Psych prisons take Minister to court for higher budget

Eight forensic care institutes are taking the Ministry of Justice and Security to court. According to the clinics, there is currently too little budget for them to effectively treat dangerous patients with a mental or psychiatric disorder. The shortages in the clinics are increasing and that can create dangers for society, the clinics said, RTL Nieuws reports.

Forensic care institutes treat convicts sentenced to institutionalized psychiatric treatment by the court. The Dutch healthcare authority NZa draws up advice about the rates for clinics and sends it to the Ministry, which uses the advice as a guideline when drawing up the budget for the clinics. 

According to the institutions, the Ministry does not pay the full NZa rate, and the same is happening with the new rates that are currently being drawn up. This while the institutions' personnel costs have increased, there are stricter rules that must be observed, and therefore also higher administrative burdens, the institutions said.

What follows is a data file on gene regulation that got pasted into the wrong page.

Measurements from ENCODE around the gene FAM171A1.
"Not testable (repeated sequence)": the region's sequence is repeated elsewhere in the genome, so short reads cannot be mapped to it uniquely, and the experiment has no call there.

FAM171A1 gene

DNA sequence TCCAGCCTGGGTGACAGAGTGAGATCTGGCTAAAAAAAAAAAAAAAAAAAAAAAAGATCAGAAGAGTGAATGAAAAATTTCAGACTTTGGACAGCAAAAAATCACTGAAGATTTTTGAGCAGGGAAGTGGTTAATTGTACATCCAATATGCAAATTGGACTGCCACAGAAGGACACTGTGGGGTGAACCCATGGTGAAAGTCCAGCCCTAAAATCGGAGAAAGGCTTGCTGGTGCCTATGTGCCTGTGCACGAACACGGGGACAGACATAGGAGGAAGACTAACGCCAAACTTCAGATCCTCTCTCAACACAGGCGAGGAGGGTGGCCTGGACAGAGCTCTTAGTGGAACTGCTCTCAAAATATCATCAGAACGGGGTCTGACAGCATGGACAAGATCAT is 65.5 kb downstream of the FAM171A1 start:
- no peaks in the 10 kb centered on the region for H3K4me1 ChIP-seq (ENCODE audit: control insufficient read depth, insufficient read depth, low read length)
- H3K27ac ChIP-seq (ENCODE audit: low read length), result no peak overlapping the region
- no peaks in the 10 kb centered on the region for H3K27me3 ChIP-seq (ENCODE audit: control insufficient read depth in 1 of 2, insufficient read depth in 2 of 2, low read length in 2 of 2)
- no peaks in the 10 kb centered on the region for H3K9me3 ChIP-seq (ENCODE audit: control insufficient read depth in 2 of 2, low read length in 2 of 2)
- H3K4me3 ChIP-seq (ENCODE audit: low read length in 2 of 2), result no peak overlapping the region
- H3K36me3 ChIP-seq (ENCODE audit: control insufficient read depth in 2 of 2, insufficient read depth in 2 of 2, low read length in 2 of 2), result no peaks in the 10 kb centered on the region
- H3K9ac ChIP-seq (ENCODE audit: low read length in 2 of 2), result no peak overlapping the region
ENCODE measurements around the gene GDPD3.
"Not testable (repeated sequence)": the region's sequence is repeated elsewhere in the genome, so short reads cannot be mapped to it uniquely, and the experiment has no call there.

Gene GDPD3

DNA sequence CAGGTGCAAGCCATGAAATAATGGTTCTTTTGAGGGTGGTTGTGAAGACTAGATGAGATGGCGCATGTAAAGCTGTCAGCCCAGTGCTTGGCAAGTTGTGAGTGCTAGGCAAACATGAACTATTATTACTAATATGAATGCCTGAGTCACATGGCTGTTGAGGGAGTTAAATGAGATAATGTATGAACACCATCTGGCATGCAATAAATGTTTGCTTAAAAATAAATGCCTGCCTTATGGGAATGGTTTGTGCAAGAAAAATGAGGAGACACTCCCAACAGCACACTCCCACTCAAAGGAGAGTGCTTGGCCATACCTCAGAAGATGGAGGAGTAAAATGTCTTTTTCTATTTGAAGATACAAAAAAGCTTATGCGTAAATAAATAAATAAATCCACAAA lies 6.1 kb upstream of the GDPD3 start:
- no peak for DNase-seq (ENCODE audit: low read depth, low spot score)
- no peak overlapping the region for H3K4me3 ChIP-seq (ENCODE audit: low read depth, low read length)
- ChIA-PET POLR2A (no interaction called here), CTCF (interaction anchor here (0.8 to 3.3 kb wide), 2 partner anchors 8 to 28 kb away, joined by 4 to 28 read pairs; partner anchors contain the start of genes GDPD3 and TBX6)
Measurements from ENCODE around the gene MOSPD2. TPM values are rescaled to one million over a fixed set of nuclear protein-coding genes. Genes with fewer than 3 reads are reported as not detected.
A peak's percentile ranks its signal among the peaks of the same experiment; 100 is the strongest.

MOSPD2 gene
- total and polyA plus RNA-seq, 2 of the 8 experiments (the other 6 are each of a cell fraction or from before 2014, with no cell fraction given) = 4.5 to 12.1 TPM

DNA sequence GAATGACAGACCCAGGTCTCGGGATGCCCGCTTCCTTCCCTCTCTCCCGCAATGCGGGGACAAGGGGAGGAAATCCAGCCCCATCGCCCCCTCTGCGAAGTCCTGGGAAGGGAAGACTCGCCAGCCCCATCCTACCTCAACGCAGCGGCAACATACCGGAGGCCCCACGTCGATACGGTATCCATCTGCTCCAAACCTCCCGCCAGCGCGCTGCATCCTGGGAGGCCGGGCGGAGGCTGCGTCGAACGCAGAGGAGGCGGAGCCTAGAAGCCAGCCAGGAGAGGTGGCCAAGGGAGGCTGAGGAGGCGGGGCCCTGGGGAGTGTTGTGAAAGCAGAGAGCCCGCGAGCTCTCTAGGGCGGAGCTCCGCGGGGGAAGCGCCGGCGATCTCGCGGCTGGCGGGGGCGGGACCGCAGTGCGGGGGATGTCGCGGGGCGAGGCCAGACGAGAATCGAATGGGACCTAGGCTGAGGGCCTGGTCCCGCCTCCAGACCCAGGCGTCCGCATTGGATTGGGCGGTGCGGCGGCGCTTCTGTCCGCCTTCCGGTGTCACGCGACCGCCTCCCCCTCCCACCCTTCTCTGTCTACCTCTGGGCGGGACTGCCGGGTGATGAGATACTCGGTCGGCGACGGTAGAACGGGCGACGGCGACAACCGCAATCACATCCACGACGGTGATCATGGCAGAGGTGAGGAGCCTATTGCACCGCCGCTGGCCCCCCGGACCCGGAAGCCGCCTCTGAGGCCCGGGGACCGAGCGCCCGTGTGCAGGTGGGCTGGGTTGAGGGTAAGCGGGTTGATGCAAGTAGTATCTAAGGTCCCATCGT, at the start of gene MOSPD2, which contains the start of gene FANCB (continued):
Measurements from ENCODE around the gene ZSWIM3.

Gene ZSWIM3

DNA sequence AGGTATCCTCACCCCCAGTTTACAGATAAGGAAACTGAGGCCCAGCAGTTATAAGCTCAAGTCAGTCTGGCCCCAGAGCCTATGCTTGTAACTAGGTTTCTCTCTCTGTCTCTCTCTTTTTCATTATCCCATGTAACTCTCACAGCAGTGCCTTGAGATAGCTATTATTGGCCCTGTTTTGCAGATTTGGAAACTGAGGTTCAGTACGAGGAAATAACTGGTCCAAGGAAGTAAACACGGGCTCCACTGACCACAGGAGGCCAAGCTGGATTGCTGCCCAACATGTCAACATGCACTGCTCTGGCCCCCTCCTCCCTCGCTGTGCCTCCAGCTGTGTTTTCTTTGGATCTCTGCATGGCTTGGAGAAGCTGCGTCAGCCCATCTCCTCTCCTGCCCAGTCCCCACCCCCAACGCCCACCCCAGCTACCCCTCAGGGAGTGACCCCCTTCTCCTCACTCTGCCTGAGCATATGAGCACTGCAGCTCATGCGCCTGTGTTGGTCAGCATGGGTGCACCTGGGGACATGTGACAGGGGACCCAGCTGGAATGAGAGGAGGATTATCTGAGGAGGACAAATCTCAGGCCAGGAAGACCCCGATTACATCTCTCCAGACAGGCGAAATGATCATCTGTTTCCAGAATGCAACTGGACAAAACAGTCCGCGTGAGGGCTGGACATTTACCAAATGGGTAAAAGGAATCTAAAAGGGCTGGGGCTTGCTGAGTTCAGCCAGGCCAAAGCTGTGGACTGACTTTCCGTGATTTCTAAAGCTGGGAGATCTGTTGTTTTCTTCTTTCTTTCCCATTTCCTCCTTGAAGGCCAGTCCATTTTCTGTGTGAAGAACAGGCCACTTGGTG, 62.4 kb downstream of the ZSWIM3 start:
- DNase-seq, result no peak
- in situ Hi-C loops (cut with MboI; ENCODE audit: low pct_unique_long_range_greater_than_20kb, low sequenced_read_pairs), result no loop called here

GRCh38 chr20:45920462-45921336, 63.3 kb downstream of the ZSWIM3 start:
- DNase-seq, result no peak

"We believe that justice should give decent rates for the care we provide," Sophie Koek, manager of Fivoor - one of the clinics in the summary proceedings, said to RTL. Fivoor was in the news multiple times over the past years. The clinic in Den Dolder was treating Michael P. when he allegedly abducted, raped and killed Anne Faber in 2017. The Justice Minister acknowledged that mistakes were made in P.'s treatment. In June last year the clinic made headlines again when a prisoner described as "extremely dangerous" by the police escaped. He was captured a few days after his escape. 

"The rates are already lower than they were in previous years. This is a real blow for us," Koek said. According to her, the institutions are giving the treatments obliged by law, but extra things that ensure that treatment is successful are increasingly being scrapped. 

In response, Minister Sander Dekker for Legal Protection told RTL that the institutions are getting enough money. "The NZa comes with a maximum rate calculation. We are close to it in most cases, so we are doing well. Our offer is very reasonable and is close to the NZa recommendation." When asked whether society is at risk, he said "No, the care is very well arranged."